The disclosed subject matter also provides a method or system which may broadly be said to consist in the parts, elements and features referred to or indicated in this specification, individually or collectively, in any or ail combinations of two or more of those parts, elements or features. Where specific integers are mentioned in this specification which have known equivalents in the art to which the invention relates, such known equivalents are deemed to be incorporated in the specification.

Other aspects of the invention may become apparent from the following description which is given by way of example only and with reference to the accompanying drawings.

A number of embodiments of the invention wiii now be described by way of example with reference to the drawings as follows

Figure 1 depicts the block diagram of the system that can transfer power across a metal barrier based on the proposed method.

Figure 2 depicts the directions of the AC current in the metal barrier and the AC magnetic field upon the barrier. Figure 3 depicts an equivalent circuit of the proposed system with a combined CPT-IPT coupler.

Figure 4 shows a metal barrier with a rectangular cross-section in the 3D coordinate system.

Figure 5 shows a square sub-bars of the metal barrier Figure 6 depicts the 3D geometric graph of the current density vector and the magnetic flux density vector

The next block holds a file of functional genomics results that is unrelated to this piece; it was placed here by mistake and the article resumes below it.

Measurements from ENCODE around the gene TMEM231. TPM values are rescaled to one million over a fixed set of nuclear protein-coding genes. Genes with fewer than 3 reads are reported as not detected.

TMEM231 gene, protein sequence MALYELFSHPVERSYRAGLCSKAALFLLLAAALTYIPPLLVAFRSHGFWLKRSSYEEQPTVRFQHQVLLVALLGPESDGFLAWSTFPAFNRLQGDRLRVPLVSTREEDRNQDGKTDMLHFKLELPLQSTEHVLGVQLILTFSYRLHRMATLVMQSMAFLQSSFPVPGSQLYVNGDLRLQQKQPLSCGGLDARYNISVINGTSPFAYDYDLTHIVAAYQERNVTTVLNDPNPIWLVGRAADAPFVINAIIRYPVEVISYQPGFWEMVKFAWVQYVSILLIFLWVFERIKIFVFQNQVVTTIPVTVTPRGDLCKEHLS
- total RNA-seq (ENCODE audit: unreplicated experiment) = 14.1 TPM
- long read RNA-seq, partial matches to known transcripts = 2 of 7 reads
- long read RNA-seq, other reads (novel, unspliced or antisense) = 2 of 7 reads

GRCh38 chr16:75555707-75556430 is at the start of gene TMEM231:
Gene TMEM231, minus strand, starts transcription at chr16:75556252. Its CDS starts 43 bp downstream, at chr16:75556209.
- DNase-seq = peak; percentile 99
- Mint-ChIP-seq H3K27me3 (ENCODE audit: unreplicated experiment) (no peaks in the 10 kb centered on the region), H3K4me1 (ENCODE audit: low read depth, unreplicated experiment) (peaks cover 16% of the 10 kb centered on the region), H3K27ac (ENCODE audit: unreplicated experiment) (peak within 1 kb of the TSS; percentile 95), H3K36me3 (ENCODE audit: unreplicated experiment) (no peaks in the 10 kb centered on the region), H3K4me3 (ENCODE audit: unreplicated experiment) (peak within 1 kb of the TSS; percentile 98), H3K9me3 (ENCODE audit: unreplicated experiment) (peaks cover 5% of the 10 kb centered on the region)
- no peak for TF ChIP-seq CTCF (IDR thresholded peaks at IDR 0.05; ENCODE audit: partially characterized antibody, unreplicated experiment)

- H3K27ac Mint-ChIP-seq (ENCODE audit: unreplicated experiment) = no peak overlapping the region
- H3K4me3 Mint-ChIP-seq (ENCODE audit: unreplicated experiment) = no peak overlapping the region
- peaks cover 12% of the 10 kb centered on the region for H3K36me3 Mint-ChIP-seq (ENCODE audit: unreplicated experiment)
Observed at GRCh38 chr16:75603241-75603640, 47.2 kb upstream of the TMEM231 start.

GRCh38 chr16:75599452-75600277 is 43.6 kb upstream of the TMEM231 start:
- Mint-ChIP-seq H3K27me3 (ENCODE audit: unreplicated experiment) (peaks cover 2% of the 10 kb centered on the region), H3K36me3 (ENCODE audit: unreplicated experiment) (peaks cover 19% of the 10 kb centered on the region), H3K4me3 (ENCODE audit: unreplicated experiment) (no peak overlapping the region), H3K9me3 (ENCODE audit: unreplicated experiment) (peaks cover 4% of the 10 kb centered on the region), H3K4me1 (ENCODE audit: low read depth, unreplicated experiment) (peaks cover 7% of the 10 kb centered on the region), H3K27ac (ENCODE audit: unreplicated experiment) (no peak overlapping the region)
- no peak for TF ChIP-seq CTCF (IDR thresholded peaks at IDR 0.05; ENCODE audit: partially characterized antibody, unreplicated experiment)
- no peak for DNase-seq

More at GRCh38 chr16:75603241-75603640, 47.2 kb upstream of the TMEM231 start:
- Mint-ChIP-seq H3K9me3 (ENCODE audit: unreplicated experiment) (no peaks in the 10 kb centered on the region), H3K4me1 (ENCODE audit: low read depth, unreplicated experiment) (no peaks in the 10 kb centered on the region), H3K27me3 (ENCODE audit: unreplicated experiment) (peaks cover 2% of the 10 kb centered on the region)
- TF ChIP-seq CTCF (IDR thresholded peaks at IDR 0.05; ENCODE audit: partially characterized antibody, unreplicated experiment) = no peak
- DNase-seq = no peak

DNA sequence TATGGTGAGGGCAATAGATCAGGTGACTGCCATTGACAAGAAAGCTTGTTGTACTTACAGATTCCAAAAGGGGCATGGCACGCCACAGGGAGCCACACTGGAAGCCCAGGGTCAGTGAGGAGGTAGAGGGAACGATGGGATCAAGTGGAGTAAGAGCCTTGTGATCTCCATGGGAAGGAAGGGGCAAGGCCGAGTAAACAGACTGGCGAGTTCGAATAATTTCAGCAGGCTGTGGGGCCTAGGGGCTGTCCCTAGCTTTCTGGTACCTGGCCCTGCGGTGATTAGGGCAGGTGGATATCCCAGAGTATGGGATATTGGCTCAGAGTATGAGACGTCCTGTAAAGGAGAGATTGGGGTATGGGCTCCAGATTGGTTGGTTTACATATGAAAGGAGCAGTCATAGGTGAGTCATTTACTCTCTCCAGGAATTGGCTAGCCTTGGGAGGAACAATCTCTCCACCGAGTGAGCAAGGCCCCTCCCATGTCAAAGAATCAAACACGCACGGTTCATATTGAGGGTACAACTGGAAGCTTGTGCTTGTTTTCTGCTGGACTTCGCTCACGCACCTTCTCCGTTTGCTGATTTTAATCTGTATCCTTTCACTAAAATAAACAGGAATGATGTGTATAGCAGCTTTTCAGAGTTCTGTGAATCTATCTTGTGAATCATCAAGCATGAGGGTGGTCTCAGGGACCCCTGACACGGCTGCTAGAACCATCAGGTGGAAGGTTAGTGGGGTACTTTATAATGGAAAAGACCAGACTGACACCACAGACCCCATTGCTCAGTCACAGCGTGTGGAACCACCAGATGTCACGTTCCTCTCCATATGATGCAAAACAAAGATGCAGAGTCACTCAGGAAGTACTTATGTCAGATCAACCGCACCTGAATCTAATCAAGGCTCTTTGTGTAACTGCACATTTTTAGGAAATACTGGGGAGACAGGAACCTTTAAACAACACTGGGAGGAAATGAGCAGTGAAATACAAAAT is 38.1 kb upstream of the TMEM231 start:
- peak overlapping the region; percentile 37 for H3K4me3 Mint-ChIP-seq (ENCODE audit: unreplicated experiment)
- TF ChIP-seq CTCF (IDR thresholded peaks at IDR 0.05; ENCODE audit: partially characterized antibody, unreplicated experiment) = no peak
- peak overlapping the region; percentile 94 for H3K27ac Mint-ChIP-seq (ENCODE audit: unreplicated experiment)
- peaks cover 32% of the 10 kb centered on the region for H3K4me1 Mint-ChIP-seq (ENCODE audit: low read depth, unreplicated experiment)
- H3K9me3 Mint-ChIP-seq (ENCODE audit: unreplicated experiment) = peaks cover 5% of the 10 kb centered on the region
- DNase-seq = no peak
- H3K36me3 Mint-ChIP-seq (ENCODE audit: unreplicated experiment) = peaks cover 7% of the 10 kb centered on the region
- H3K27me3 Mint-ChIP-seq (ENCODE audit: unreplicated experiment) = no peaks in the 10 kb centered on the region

Figure 7 is a simulation model of the current CPT-IPT setup in the CST Studio Suite Figure 8 shows the current density distribution in the metal barrier.

Figures 9a to 9D show the shows the simulated and theoretical contour and vector maps of the magnetic flux density distribution on the xz- cross-section. In (a) the color ramp, in (b) the simulated contour map, in (c) the simulated vector map and in (d) the theoretical contour and vector map of the magnetic flux density distribution on the xz-cross-section are demonstrated.

Figures 10a to 10D shows the simulated and theoretical results of the magnetic flux density distribution on the xy-cross- section. In (a) the color ramp, in (b) simulated contour map, in (c) simulated vector map and in (d) the theoretical contour and vector map of the magnetic flux density distribution on the xy-cross-section (the cross-section is 5 mm higher than the metal barrier) are demonstrated.

Figures 11A to 11E depict the accurate magnetic flux density magnitude on the xz- cross- section at different height. In (a) the simulated and in (b) the theoretical magnetic flux density magnitude at different height are demonstrated.

Figure 12 shows a practical prototype of the proposed CPT-IPT combined system to transfer power through a metal barrier wirelessly.

Figure 13 depicts the simulated, theoretical and the experimental results of the magnetic flux distribution above the metal barrier (the practically measured magnetic flux density upon the metal barrier at different points).

Figure 14 illustrates the simulation result of the magnetic field distribution (magnetic flux density distribution) with the ferrite core of the receiving coil.

Figure 15 shows a graph depicting the pick-up power at different locations Fsgure 16 shows the experimental waveforms of the prototype when the when the coil is installed at the edges of the barrier, while the distance Dz tends to be zero.

Figure 17 shows the experimental waveforms of the prototype when the coil is installed in the middle region of the barrier, while the distance Dz equals to 20 m.

Detailed Description of the Drawings